Two 100 percent renewable energy contracts between the Massachusetts Bay Transportation Authority and BP Energy Company and Direct Energy LLC recently went into effect – reducing the agency’s carbon footprint and saving it over $3 million per year.

[Photo courtesy of the Massachusetts Governor’s Office.]

“These important investments in fully renewable energy, highlighted by the purchase of Renewable Energy Credits for the entirety of our electricity load, mean that the T has a dedicated commitment to electricity produced from renewable energy sources,” explained Steve Poftak, MBTA’s general manager, in a statement. “With the beginning of these new contracts, the T continues to expand its use of renewable energy in its portfolio, and furthers its commitment to supporting sustainable transit.”

MBTA – the public transit division of the Massachusetts Department of Transportation, which provides subway, bus, commuter rail, ferry, and paratransit service to eastern Massachusetts and parts of Rhode Island – finalized those two contracts in October 2020.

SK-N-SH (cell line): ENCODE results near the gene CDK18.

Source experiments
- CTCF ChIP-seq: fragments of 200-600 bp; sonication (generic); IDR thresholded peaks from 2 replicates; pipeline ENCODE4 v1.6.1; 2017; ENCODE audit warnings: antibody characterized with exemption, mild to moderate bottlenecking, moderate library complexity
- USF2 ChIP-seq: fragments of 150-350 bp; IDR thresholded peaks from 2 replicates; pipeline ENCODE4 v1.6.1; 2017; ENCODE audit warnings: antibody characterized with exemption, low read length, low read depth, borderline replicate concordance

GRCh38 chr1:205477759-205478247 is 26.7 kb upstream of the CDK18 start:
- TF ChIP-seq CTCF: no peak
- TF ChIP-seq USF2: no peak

Steve Poftak (r) with MassDOT Secretary Stephanie Pollack. Photo by Joshua Qualls/Massachusetts Governor’s Office.

The total cost for those two contracts – which make the MBTA the largest transit agency in the United States to be 100 percent renewable – is approximately $12.13 million annually for a three-year term. The contracts include the purchase of Renewable Energy Credits or RECs for 100 percent of the MBTA’s electricity load as well as provisions for providing 70 percent of the electricity at a fixed price.

Purchasing RECs means the MBTA has bought electricity from a renewable power source with each certificate equivalent to the generation of one-megawatt hour or MWh of electricity, the agency said.

The MBTA added that it has a number of additional renewable energy projects completed and currently underway. One involves using two wind turbines in Kingston and Bridgewater help power MBTA facilities with electrical power; with the capability to sell unused power back to the electrical grid. Another involves small scale solar projects are complete at Orient Heights and Braintree Stations with solar canopy installation recently completed at three additional MBTA sites and more sites currently being explored.

Upcoming renewable energy projects to develop include the launch of a new solar power purchase agreement, the development of solar arrays at bus garages and train stations, along with further research into the potential for the MBTA to become an “anchor customer” for upcoming offshore wind projects.